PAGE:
woman in red and white floral dress standing beside man in blue t-shirt photo – Free Human Image on Unsplash
Photo Credit: Jhudel Baugio / Unsplash

Family Planning Services: Focus Areas

Dr. Perez, who is also the undersecretary of the Philippines National Economic and Development Authority, states that the focus of the family planning community in the Philippines is on building partnerships and sustaining advocacy for increased investment in the health and population sectors. “We continue to advocate for comprehensive sexuality education including access to family planning services for adolescents below the age of 18, who are sexually active as evidenced by pregnancy and other social behaviors,” he says. “We want to make service delivery more effective and that includes building partnerships between local governments and national agencies such as POPCOM, and the private sector.”

It is such measures that the Philippines hope will ensure that the country rises above the pandemic, which has caused such huge disruptions to its health systems and service delivery.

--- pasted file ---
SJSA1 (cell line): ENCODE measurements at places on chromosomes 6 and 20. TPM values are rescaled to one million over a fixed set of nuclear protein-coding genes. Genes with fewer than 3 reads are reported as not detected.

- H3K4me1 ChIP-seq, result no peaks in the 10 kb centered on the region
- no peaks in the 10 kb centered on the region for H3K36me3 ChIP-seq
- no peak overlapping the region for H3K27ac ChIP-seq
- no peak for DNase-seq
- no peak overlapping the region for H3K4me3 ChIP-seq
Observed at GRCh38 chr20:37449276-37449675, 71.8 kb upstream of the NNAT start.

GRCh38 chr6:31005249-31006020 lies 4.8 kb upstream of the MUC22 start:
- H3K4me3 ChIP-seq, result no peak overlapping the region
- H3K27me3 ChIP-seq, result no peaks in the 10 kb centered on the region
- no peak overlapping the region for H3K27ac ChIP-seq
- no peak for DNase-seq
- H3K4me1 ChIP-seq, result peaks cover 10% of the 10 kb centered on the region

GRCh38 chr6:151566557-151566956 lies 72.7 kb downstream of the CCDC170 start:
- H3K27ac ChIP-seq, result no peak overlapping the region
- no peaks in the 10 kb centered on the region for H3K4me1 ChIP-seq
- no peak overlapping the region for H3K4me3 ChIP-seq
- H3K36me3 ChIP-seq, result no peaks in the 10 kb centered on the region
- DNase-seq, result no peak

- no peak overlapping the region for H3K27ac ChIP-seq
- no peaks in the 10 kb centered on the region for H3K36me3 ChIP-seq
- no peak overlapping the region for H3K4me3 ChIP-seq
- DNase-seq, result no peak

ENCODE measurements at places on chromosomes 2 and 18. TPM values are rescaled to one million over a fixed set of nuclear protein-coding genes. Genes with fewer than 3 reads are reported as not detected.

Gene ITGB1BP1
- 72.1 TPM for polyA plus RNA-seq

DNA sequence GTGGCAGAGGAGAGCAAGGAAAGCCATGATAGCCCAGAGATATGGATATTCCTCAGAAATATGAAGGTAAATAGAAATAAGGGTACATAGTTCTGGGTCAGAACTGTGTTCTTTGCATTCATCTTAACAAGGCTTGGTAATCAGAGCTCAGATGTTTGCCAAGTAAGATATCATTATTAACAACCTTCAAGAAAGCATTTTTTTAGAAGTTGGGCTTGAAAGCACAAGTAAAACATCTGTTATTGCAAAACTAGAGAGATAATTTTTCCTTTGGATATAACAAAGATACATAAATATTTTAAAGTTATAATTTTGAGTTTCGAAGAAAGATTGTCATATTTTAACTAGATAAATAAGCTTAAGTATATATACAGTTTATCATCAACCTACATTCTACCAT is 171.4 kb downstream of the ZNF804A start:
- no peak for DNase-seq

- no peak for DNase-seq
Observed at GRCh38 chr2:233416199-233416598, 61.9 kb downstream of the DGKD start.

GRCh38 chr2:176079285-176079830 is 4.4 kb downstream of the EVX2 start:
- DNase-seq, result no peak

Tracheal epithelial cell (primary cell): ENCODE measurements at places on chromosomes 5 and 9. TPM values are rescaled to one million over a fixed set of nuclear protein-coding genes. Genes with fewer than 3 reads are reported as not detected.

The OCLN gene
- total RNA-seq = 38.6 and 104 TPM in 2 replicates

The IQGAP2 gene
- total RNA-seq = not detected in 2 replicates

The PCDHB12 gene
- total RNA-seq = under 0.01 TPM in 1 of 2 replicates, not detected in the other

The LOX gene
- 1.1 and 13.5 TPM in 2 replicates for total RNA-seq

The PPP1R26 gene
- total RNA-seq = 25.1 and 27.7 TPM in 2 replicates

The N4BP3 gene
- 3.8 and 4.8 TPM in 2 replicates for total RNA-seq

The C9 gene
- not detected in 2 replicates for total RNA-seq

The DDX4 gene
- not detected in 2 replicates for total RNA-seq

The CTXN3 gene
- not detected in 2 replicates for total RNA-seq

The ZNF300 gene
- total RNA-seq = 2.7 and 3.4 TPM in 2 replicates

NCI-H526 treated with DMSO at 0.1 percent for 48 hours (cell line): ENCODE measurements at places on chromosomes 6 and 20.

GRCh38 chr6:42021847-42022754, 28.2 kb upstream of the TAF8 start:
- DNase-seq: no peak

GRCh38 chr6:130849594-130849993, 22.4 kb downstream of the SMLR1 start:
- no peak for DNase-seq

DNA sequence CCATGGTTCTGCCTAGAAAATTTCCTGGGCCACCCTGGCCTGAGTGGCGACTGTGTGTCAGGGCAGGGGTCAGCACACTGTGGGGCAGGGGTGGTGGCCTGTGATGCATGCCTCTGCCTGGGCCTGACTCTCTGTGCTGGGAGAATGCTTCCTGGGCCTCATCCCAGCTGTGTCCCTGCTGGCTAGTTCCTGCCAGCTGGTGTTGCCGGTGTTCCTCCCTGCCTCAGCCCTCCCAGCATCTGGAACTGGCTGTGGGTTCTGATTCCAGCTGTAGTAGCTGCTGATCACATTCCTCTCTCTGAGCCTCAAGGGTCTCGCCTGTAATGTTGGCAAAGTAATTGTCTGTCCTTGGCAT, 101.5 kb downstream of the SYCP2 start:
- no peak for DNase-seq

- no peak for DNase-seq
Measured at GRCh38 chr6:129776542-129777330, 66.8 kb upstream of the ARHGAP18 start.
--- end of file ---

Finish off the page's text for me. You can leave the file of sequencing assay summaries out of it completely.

Ny valan'aretina ao anatin'ny valan'aretina iray
Brian Mutebi

Mpanoratra mandray anjara

Brian Mutebi dia mpanao gazety nahazo loka, manampahaizana manokana momba ny fifandraisana amin'ny fampandrosoana, ary mpanentana ny zon'ny vehivavy miaraka amin'ny 11 traikefa an-taonany an-tsoratra sy antontan-taratasy matanjaka momba ny lahy sy ny vavy, ny fahasalaman'ny vehivavy sy ny zon'ny vehivavy ary ny fampandrosoana ho an'ny haino aman-jery nasionaly sy iraisam-pirenena ary fikambanana fiarahamonim-pirenena. Ny volavolan-dalàna & Melinda Gates Institute for Population and Reproductive Health dia niantso azy ho iray amin'ireo "120 Under 40: The New Generation of Family Planning Leaders” amin'ny tanjaky ny asa fanaovan-gazety sy ny fampahalalam-baovao momba ny fandrindram-pianakaviana sy ny fahasalaman'ny fananahana.. Izy dia a 2017 nahazo ny Gender Justice Youth Award any Afrika, nofaritan’ny News Deeply ho “iray amin’ireo mpiaro ny zon’ny vehivavy lehibe indrindra eto Afrika.” In 2018, Tafiditra ao amin'ny lisitry ny “Tanora Afrikana 100 Mahery Indrindra indrindra” i Mutebi.

2 nizara 14.4K hevitra
Zarao amin'ny
Mandika rohy
Ampandehanin'i Social Snap